Content Delivery Network (CDN)

CDN is a system of distributed servers that deliver pages and web content to a user, based on their geographic location. This service makes the delivery of assets much quicker. A few years ago, this wasn’t so important but as brands are becoming more and more international it is becoming a bigger priority. You will pay more to store content on the delivery network, but it will give you some real performance improvements so definitely something to think about if you are an international brand or have high traffic volumes.


One of the key things that will impact your website’s performance is how good your hosting is. Investing in your hosting infrastructure is vitally important and ensuring your hosting provider is clear on your performance requirements will help to ensure the right provision is defined. Everything else that can be optimised will make a difference but if you opt for low cost hosting then this will significantly hinder your site’s performance.

Which of the areas mentioned above should be prioritised?

All the above points should be prioritised as a minimum and brands should challenge their agencies to make sure performance is being addressed. Clients are starting to get more savvy with tools such as Pagespeed Insights but, they shouldn’t take this as gospel because there are lots of things that can impact it.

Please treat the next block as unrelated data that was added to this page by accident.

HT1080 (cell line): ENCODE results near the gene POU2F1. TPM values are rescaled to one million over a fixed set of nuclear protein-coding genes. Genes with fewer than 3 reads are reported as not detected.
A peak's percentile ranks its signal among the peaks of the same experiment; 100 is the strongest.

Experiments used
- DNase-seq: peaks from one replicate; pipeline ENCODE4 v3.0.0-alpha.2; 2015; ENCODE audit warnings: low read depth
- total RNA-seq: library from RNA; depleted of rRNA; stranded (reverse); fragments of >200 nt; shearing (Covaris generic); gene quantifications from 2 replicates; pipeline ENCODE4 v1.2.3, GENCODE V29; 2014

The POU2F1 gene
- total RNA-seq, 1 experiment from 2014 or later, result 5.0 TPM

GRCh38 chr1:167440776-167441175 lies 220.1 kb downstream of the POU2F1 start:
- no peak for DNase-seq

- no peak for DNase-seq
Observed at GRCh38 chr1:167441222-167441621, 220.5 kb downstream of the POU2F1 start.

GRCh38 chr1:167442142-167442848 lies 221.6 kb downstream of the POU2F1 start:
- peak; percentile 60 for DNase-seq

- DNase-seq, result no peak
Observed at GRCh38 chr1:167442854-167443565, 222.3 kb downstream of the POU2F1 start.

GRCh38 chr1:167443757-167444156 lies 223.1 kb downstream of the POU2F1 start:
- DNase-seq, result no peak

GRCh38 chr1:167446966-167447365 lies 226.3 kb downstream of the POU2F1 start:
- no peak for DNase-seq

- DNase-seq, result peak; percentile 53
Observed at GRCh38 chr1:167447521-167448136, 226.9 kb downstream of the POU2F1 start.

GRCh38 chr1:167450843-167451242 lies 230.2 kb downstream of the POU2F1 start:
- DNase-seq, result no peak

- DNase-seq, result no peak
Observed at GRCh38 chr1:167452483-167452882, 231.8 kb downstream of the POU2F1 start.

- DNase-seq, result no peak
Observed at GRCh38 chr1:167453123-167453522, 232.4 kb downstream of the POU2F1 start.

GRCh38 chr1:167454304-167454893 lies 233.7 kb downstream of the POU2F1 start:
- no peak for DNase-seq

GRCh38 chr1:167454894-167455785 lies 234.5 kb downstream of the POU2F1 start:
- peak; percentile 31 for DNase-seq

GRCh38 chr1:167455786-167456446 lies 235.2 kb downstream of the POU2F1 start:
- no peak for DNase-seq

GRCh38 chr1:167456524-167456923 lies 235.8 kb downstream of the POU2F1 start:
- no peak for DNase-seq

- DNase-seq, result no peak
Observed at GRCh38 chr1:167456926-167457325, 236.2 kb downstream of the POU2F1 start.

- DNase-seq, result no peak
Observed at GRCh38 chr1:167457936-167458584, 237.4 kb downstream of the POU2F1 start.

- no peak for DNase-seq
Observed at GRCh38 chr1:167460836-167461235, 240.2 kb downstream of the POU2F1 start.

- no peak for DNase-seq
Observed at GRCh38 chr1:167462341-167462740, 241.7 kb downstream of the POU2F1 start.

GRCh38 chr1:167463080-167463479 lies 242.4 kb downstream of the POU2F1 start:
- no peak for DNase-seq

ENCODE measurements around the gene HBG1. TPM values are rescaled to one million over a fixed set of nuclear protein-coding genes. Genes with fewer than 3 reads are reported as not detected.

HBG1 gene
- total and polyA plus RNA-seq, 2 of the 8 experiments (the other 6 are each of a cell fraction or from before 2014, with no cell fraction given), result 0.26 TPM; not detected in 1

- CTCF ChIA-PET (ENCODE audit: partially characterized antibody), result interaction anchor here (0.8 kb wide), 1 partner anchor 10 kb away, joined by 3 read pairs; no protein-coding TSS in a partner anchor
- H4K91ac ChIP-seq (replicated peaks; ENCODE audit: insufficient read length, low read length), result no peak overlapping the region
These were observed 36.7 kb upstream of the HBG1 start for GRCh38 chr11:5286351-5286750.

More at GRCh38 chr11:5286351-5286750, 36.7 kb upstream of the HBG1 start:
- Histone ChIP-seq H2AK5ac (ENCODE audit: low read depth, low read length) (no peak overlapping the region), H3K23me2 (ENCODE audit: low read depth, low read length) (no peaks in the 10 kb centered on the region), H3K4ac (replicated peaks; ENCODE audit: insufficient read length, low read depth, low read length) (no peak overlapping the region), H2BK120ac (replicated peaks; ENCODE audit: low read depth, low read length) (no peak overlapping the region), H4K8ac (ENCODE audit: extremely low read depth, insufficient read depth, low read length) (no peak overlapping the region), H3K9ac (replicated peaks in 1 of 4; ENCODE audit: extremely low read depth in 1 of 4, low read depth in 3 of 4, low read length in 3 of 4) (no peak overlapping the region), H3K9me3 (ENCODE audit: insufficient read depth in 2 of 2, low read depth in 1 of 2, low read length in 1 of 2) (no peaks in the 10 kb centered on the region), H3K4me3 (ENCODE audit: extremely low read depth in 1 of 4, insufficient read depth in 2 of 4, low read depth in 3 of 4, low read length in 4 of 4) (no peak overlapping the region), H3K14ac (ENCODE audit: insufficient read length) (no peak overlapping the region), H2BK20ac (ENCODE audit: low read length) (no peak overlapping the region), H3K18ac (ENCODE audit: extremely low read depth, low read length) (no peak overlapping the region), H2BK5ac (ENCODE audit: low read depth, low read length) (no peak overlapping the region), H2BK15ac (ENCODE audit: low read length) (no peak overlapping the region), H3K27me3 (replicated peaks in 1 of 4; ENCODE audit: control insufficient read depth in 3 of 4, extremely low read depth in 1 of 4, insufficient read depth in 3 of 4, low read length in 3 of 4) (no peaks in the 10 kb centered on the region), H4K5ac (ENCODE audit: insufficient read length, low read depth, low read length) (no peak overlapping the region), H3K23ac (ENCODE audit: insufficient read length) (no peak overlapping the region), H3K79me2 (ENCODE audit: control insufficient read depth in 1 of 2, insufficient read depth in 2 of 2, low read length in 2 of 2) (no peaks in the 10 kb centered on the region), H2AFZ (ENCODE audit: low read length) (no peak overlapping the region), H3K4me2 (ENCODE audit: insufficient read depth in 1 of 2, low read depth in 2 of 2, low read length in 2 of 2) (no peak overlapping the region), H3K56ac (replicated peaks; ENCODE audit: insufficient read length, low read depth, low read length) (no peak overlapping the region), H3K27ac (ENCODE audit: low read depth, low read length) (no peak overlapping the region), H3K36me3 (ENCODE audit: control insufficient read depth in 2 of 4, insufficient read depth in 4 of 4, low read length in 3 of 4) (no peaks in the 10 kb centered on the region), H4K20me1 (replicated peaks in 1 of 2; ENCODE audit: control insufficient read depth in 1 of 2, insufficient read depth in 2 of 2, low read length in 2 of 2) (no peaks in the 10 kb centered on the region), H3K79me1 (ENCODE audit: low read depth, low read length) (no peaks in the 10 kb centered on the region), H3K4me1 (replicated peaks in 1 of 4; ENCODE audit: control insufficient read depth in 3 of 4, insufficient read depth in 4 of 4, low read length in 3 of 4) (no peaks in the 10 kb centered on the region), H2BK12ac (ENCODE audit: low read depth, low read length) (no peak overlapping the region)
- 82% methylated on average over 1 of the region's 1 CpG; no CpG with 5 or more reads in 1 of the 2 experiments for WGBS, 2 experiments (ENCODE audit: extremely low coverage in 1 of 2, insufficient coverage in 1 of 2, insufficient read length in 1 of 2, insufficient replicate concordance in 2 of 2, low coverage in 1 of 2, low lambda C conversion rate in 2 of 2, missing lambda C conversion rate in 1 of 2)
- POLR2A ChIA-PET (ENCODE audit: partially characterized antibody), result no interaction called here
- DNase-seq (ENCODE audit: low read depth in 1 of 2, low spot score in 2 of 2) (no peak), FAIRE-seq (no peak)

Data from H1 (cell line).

We find that we are squeezed on budgets, as I’m sure many agencies are, and so often it is the extra time to concentrate on performance that is dropped. I believe it is our responsibility as a digital agency to ensure our clients are educated and aware of the enormous difference small increases can make. Therefore, time spent on performance should not be viewed as a cost but an investment that will get results.

Does the size of the company or brand dictate what should be prioritised?

It doesn’t dictate what they should prioritise, but it will dictate what they are willing to do from a budget perspective. If you are a sole trader with one restaurant for example you are probably not going to want to spend on CDN and top-level hosting.